Ever wondered how those viral TikTok ‘Sunset’ lamps work? Here’s what is inside them…
YouTuber BigCliveDotCom calls it a low-power floodlight using “undesirable LEDs”.
Whether you’re on TikTok or even on Instagram, chances are you’ve stumbled across these ‘sunset’ LED lamps. They’ve pretty much shot to popularity over the last month or two, known for creating a perfect circular projection of ambient light, looking like a sunrise, sunset, or even a circular radial gradient of the rainbow spectrum. Influencers are sharing pictures about it, VICE even wrote an entire article on it, and it’s been plagiarized so many times over, I honestly don’t know who the original creator of this lamp is. What I DO know, however, is that it isn’t worth what it costs.
The sunset lamp can be basically broken down into three components – the LED, the lens, and a dichroic film that helps get that unique color-gradient. Both the lens and film are made of plastic, and the LED is a basic off-the-shelf component that barely costs a couple of cents when purchased in bulk. To be brutally honest, perhaps the most expensive part of the Sunset Lamp is its shipping fees… but enough product-bashing. Let’s just look at how the lamps work, and how you could potentially build your own for under 5 bucks.
The way the lamp works is similar to a floodlight, or a car’s headlamp – an LED emits light, which is focused using a lens. Similarly, the sunset lamp uses a small 3W LED along with a dome lens, that refracts the light beams in the shape of a perfect circle. Given that car headlights need to be bright, they even use reflector panels to ‘multiply’ the light, but that isn’t really the case with a sunset lamp that’s more focused on creating an ambient ring of soft light. The Sunset Lamp does, however, come with a special dichroic film that’s glued to the back of the lens (you can see it in the teardown image below) that creates that unique gradient. Different lamps use different films, creating everything from an orange halo to a light yellow one, to even those psychedelic rainbow gradients. The dichroic film changes color depending on the angle at which a beam of light hits it – causing that halo effect with colors changing from the center towards the edge.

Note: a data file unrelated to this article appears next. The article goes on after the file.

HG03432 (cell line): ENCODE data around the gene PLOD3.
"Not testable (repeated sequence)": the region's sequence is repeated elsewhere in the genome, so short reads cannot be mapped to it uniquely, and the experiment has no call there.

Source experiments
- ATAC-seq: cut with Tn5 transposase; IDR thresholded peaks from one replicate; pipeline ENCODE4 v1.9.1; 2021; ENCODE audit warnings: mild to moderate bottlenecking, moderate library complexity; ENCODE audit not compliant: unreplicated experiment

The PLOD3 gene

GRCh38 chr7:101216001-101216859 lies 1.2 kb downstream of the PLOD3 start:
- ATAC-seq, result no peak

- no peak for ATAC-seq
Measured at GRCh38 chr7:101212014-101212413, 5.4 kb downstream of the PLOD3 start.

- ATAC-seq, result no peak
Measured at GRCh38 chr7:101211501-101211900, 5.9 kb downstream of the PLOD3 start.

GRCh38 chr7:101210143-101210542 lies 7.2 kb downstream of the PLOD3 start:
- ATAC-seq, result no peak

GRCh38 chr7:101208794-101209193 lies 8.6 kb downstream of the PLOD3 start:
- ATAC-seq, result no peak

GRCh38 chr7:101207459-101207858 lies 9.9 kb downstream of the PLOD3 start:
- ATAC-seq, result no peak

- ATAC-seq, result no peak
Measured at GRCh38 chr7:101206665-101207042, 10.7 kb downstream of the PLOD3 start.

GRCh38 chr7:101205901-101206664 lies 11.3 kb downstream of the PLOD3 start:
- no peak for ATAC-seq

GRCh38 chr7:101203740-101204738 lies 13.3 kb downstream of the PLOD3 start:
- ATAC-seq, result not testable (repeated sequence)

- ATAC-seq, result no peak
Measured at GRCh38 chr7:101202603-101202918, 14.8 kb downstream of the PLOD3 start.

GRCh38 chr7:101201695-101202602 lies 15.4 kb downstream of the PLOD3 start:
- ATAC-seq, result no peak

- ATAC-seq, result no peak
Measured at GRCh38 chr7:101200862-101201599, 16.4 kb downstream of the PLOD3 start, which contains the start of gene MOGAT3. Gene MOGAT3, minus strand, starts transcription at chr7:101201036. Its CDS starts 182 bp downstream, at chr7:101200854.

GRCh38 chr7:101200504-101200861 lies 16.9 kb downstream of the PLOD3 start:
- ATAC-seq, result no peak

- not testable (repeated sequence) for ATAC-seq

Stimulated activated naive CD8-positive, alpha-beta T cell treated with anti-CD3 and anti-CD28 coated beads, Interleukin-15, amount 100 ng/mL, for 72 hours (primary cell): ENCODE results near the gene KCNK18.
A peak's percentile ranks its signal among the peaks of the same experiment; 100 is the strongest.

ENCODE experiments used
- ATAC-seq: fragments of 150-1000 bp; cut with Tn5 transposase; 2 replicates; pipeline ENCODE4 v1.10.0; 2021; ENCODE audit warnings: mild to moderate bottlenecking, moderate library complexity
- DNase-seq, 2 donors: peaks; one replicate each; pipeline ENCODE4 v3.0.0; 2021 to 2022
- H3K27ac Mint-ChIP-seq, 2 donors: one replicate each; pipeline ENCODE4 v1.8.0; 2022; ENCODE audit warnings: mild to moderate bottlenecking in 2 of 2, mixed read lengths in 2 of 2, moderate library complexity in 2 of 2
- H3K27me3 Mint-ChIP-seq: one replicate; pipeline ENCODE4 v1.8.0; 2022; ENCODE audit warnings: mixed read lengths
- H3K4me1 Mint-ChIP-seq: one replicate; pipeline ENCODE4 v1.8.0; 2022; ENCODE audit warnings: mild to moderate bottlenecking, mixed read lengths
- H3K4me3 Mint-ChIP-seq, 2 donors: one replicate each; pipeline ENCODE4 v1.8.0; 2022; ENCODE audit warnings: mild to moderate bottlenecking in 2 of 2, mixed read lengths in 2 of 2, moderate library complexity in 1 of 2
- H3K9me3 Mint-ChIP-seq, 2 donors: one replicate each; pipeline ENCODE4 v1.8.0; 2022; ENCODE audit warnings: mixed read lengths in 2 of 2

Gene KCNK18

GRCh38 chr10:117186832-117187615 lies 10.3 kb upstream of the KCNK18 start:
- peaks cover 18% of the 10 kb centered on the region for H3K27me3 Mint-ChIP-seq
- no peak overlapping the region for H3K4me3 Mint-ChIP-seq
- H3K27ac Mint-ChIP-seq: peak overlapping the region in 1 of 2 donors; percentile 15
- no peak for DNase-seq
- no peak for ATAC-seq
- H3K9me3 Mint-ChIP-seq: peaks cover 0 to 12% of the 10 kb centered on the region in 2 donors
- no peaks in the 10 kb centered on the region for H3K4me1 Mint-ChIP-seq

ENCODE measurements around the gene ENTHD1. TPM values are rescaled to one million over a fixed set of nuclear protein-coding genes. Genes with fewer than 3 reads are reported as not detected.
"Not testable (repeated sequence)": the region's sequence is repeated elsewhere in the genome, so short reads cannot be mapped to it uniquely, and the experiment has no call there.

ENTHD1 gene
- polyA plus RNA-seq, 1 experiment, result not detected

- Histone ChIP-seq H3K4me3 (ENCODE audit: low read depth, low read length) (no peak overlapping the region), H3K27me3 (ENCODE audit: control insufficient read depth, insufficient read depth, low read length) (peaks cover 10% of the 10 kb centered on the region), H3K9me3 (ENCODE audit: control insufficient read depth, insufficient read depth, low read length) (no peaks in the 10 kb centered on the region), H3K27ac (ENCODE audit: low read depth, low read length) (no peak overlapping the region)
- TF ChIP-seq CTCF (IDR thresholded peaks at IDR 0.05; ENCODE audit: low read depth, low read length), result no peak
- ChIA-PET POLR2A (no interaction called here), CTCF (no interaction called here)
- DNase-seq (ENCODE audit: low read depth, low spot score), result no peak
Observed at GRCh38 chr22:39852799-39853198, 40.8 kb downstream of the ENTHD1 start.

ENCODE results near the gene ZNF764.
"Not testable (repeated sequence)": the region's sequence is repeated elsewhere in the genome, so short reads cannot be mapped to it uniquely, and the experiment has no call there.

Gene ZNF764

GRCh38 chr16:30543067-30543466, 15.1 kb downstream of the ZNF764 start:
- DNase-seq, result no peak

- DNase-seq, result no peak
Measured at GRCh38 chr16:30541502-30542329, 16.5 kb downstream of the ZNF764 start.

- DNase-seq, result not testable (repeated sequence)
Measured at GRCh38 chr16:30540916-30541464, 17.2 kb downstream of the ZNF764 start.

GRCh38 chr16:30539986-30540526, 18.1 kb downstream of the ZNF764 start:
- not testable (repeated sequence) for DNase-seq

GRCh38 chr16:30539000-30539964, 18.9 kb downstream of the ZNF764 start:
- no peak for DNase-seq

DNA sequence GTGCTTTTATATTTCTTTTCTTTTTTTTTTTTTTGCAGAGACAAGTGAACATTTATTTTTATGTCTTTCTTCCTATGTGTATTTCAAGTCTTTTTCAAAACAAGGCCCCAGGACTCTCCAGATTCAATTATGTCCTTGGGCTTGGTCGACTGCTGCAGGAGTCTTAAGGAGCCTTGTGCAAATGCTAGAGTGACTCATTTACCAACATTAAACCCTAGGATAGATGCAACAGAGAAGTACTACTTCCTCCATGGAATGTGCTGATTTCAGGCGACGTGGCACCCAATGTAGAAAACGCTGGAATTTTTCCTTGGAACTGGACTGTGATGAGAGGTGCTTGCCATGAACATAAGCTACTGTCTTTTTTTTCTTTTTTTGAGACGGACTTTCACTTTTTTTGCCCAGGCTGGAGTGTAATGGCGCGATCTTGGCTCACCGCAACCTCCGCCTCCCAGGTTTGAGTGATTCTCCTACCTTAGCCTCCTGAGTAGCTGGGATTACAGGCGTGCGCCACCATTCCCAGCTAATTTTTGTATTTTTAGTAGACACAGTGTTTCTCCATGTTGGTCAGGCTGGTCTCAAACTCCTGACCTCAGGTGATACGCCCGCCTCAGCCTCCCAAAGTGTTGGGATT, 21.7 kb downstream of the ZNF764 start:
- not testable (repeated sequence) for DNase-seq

What you’ve got at the end of the day is quite a masterclass in branding too. Calling it a low-intensity floodlight wouldn’t move as many pieces as calling it a ‘sunset lamp’ does. It’s easier to grasp, sounds more poetic, and resonates well with its audience – the same way a ‘Retina Display’ sounds much better than a ‘display with high pixel density’. Couple that with the fact that the lamp absolutely took off on TikTok and it really helps explain the product’s sheer success.
If you still find the idea of a Sunset Lamp rather intriguing but you don’t want to spend an average of $25 to buy your own, you could easily build one using parts available online. Just look for a good ‘condenser lens’ on the web (they come for a bunch of cents on AliExpress) and pick up a cheap nightlight from your nearby hardware shop and you can practically put together your own sunset lamp for a couple of bucks. You can get your hands on dichroic film from a gift shop too (just test out those metallic gift-wrapping papers) or better still, just take a marker to the back of your dome lens and color it in.
Or if you’re just plain lazy, go ahead and buy one off Amazon.
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